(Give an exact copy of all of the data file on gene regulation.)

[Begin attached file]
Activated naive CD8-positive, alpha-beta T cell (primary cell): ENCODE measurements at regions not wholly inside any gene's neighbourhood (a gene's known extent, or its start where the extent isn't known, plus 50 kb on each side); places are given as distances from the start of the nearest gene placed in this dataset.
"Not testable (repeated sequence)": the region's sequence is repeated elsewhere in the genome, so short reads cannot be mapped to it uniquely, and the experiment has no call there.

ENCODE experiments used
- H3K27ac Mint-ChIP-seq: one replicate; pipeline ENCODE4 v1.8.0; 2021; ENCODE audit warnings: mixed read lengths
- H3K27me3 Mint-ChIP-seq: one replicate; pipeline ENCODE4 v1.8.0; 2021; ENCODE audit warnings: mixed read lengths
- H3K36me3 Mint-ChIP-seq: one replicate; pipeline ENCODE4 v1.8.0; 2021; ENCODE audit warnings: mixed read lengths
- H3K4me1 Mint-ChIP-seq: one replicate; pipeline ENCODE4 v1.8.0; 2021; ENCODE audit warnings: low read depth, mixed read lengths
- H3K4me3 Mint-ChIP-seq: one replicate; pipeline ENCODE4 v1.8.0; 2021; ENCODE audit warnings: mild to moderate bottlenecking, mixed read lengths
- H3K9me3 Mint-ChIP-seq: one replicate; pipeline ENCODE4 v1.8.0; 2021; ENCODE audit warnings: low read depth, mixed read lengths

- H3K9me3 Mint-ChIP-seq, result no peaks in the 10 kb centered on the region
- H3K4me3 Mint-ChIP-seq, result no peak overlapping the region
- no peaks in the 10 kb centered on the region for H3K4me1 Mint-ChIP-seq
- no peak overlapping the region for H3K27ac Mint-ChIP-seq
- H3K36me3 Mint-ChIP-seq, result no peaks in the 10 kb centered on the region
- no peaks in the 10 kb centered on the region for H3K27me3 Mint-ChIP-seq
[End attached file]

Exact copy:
Activated naive CD8-positive, alpha-beta T cell (primary cell): ENCODE measurements at regions not wholly inside any gene's neighbourhood (a gene's known extent, or its start where the extent isn't known, plus 50 kb on each side); places are given as distances from the start of the nearest gene placed in this dataset.
"Not testable (repeated sequence)": the region's sequence is repeated elsewhere in the genome, so short reads cannot be mapped to it uniquely, and the experiment has no call there.

ENCODE experiments used
- H3K27ac Mint-ChIP-seq: one replicate; pipeline ENCODE4 v1.8.0; 2021; ENCODE audit warnings: mixed read lengths
- H3K27me3 Mint-ChIP-seq: one replicate; pipeline ENCODE4 v1.8.0; 2021; ENCODE audit warnings: mixed read lengths
- H3K36me3 Mint-ChIP-seq: one replicate; pipeline ENCODE4 v1.8.0; 2021; ENCODE audit warnings: mixed read lengths
- H3K4me1 Mint-ChIP-seq: one replicate; pipeline ENCODE4 v1.8.0; 2021; ENCODE audit warnings: low read depth, mixed read lengths
- H3K4me3 Mint-ChIP-seq: one replicate; pipeline ENCODE4 v1.8.0; 2021; ENCODE audit warnings: mild to moderate bottlenecking, mixed read lengths
- H3K9me3 Mint-ChIP-seq: one replicate; pipeline ENCODE4 v1.8.0; 2021; ENCODE audit warnings: low read depth, mixed read lengths

- H3K9me3 Mint-ChIP-seq, result no peaks in the 10 kb centered on the region
- H3K4me3 Mint-ChIP-seq, result no peak overlapping the region
- no peaks in the 10 kb centered on the region for H3K4me1 Mint-ChIP-seq
- no peak overlapping the region for H3K27ac Mint-ChIP-seq
- H3K36me3 Mint-ChIP-seq, result no peaks in the 10 kb centered on the region
- no peaks in the 10 kb centered on the region for H3K27me3 Mint-ChIP-seq